Ergonomics Help Elderly Age in Place

Ergonomics Help Elderly Age in Place

Certified Aging in Place Specialists and product designers are developing ergonomically designed homes and appliances that will allow the 78 million aging U.S. baby boomers to �age in place� (live independently in their own homes for longer periods of time) rather than moving to retirement communities or assisted living facilities.

Mark Baskinger has been working with GE Appliances on developing a line of products that will make daily activities easier to perform for the elderly. "The key in designing products for the aging population is to make things extremely usable, readable and accessible."

A recent article published by the Wall Street Journal expands on this theme. New technology is enabling manufacturers of appliances and bath fixtures to design for the senior surge (Designing for the Senior Surge � Makers of Appliances, Bath Fixtures Target Aging Boomers; Cooking for the Forgetful; April 25th, 2008; Sara Lin).

To simulate some of the disabilities typically associated with aging, product evaluation may require testers to plug their ears with cotton to simulate hearing loss, wear goggles that blur their vision to simulate visual loss, and use gloves to impede coordination and sensation to simulate arthritic joint changes or nerve damage.

Traditional changes in home construction to accommodate seniors and those with disabilities have included:

  • The use of grab bars and wheelchair ramps.

  • Wider halls and doorways that accommodate wheelchairs and walkers.

  • Placing master suites and laundry facilities on the ground floor so that stairs are avoided.

Newly designed ergonomic products and appliances for seniors include:

  • Electronic panel displays that have adjustable font sizes and color-contrast options.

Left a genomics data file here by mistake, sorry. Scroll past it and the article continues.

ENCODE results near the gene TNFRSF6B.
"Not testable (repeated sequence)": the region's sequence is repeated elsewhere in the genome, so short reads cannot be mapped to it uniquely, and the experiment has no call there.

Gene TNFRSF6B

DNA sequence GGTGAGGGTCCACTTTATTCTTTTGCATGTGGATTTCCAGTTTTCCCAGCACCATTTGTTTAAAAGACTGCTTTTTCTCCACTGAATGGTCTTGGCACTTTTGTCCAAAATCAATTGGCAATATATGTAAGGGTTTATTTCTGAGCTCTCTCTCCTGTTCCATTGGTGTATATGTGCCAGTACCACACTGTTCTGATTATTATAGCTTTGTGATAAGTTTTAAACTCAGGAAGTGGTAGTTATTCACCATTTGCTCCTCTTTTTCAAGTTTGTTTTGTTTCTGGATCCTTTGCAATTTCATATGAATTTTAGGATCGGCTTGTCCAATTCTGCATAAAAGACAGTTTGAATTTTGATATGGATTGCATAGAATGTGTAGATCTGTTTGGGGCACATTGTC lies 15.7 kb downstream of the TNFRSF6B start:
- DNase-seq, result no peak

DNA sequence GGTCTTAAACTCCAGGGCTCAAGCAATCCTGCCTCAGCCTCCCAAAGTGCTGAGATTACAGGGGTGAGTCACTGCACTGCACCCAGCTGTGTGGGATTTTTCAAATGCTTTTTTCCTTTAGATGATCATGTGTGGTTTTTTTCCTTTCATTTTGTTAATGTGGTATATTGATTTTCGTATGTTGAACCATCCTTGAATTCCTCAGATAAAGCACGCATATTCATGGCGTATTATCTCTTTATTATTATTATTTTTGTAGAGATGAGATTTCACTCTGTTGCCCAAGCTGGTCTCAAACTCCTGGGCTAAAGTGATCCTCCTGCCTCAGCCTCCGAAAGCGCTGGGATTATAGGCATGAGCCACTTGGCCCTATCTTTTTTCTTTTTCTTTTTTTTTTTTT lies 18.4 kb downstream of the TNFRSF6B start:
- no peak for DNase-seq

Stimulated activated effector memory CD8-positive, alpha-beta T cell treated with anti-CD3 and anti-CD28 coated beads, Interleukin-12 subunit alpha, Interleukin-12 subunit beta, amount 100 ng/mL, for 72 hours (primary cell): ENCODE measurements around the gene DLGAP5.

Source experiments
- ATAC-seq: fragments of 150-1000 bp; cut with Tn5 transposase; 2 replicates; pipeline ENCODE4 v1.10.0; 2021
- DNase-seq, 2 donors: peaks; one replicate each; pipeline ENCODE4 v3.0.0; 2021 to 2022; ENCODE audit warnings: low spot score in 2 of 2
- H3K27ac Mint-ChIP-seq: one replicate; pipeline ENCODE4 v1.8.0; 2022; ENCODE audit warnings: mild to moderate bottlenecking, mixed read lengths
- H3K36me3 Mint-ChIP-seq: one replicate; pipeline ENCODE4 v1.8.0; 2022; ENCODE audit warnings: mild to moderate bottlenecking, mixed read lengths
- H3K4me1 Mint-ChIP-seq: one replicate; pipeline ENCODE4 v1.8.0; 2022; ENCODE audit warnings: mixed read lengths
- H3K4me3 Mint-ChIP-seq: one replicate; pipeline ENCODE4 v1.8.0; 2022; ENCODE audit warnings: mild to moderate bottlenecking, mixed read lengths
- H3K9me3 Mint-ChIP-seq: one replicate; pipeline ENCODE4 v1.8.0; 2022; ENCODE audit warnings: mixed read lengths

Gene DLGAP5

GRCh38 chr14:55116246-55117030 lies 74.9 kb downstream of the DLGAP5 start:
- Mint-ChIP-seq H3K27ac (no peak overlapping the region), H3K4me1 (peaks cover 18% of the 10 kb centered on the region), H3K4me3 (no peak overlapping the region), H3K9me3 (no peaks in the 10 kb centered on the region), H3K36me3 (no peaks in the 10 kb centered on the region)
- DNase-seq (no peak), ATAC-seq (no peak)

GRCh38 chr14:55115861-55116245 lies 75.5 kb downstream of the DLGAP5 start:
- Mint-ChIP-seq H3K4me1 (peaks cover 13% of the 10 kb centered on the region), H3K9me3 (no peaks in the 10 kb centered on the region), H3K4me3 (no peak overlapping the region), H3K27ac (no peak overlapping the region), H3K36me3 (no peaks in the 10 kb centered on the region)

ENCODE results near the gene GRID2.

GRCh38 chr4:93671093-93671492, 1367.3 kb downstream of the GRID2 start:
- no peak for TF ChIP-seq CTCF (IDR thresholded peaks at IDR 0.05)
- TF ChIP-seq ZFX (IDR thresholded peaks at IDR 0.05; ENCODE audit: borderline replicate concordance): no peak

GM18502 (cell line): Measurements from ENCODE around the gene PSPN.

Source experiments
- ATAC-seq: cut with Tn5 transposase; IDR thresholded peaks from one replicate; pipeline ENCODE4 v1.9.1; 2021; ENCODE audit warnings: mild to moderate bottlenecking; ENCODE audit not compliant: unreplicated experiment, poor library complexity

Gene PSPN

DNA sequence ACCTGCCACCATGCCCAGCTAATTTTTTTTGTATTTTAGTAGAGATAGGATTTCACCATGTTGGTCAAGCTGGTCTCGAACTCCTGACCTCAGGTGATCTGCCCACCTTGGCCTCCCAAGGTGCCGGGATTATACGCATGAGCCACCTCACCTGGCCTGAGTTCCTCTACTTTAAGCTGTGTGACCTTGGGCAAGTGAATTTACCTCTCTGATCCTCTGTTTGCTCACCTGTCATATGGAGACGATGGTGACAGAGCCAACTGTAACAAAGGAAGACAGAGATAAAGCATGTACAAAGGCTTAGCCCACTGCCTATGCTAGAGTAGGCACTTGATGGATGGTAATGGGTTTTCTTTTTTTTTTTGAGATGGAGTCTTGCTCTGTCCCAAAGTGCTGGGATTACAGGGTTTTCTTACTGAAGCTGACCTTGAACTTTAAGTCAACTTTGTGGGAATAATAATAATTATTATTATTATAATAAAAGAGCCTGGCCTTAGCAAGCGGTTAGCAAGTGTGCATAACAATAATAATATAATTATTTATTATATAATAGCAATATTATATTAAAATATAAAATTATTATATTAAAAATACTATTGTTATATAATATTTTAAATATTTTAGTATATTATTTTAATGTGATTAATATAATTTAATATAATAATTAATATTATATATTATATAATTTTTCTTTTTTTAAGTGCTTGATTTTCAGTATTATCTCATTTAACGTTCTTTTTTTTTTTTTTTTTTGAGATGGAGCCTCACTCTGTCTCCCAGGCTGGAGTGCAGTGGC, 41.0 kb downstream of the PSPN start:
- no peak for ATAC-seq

• Volume control for alarms on ovens.

  • Motion sensors that turn on night lights.

  • A toilet with an electric blue night light and a motorized seat and cover that rise with the touch of a button.

  • Placing controls at the front of appliances rather than at the back for easier access.

  • Replacing knobs with levers that are easier to operate.

  • A faucet that turns on when it is tapped.

  • Dishwashers, ovens and refrigerators that are designed to place frequently used shelves and items within easy reach to eliminate the need for excessive bending.

  • Sensors that activate an alarm if cooking food becomes too hot, if the stove is left on, or if a faucet is left running.

RELATED ARTICLES

The Aging Workforce - Ergonomic Accommodations Benefit Experienced Employees

The Aging Workforce - Ergonomic Recommendations

The Aging Workforce - Physical Changes Require Ergonomic Intervention

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Marji Hajic is an Occupational Therapist and a Certified Hand Therapist practicing in Santa Barbara, California. For more information on hand and upper extremity injuries, prevention and recovery, visit Hand Health Resources.



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